The rivalry between Pepsi and Coca-Cola has spanned continents and decades, fame lasting generations. While some may argue that the two soft drinks are practically the same, there has been a continuous effort by both companies to differentiate themselves in the eyes of the public. As a result, the message and feeling communicated to consumers couldn’t be more different, which can be seen through the entire evolution of both brands.
In the beginning
The drink we now know as Coca-Cola was invented in 1886, by a wounded American civil war veteran named John Pemberton in Atlanta, Georgia. He trademarked the beverage as a “French Wine Coca Nerve Tonic” and hoped it would become a revolutionary medication that would help the public with a variety of health issues. Pepsi came into being seven years later, sold in Caleb Bradham’s drugstore in North Carolina, under the name, “Brad’s Drink.” Before the turn of the century both Coca-Cola and Pepsi were being bottled and sold in a variety of locations, each claiming to aid in dietary issues.
Today, both sodas are world famous, and have gone through countless attempts at rebranding and refreshing their respective images.
Since 2000, the Pepsi brand has changed their slogan 14 times, four of which occurred in 2012 alone. Each of these changes were dramatically different from the last, appearing as though the company was looking to completely reinvent itself every time they made a change. In 2008 the slogan changed three times, from “More Happy” to “Pepsi is #1” to “Something for Everyone.” These constant attempts to refresh their image seemingly were aimed at attracting the new, young generation every few years. While it did seem to work, it was not a long-term solution. Pepsi still fails to hold onto the previous generation that they had captured before. There is a profound lack of loyalty among customers of the brand, because it never seems to stay the same, let alone familiar. This proves to be a huge mistake that the company cannot seem to stop making. In countless blind taste tests, Pepsi wins over Coca-Cola; logically it would seem that something else, other than flavor, is causing Pepsi to fall so far behind in sales compared with Coca-Cola. Leaving one remaining variable, marketing.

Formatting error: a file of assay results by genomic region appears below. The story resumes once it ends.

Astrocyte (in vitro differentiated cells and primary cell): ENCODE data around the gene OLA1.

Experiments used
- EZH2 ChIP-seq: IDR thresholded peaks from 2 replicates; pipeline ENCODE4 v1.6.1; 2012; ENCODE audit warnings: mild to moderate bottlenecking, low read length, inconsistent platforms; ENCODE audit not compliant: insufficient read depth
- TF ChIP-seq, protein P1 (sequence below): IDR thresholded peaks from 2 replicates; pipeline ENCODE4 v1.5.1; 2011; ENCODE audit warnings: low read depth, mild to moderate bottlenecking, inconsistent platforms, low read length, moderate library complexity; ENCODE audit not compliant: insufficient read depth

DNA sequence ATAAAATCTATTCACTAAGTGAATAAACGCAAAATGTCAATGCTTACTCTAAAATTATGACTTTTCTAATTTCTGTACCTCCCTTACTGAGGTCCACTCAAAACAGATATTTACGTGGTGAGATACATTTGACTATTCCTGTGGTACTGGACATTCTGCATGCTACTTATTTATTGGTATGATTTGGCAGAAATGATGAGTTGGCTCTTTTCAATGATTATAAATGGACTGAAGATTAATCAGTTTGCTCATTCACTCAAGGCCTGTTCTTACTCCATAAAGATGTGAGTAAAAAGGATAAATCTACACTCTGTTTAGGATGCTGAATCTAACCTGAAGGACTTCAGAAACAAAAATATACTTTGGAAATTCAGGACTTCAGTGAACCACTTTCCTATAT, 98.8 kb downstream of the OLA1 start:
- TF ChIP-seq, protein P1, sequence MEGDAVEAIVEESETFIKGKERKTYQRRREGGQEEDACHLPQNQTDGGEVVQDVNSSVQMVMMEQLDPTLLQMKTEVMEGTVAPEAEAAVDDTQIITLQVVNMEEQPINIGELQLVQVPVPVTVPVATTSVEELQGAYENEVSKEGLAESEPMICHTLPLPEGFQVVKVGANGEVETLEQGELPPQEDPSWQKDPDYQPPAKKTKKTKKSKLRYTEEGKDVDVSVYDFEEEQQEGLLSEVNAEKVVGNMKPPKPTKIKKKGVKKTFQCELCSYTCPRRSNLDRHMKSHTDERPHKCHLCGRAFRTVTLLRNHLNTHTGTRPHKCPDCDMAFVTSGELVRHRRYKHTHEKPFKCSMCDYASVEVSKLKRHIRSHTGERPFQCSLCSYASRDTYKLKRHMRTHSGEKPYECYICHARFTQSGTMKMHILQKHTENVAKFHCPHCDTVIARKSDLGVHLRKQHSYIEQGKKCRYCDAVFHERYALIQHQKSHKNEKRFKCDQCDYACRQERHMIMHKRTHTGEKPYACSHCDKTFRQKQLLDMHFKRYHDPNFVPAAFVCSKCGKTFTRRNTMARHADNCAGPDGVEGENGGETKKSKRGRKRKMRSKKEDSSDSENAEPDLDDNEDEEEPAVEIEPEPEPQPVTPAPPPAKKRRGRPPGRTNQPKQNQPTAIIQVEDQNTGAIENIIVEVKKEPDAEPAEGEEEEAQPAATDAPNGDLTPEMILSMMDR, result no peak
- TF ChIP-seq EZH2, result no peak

In contrast to Pepsi’s multitude of image shifting campaigns, Coca-Cola has only changed their slogan 7 times since 2000, with every change flowing naturally through the company’s vision. For example, the 2003 slogan of “Coca-Cola… Real” was changed in 2005 to “Make It Real.” This not to say that Coca-Cola has never made a rebranding error in the past. In 1985 the soda brand committed one of the largest marketing gaffes of all time. The reveal of “New Coke,” a reformulation of Coca-Cola, led to public outrage, resulting in the company receiving over 400,000 letters from angry customers. Within 3 months after the release of the new beverage, the company made a public apology and releasing “Coca-Cola Classic” to the marketplace, and promptly removed “New Coke” from U.S. shelves. This experience taught the corporation a valuable lesson of staying true to your original message, rather than making unnecessary changes.
This rivalry presents a very interesting paradigm for any company looking to refresh or rebrand their image during a spring cleaning. Let us learn the lessons taught to us by Coca-Cola and Pepsi; that straying too far from your original vision can be detrimental. Refreshing your brand gives your company an exciting vitality to help you stand out, but if you don’t stay true to your core values and message, the effects of the spring cleaning won’t last you through the fall.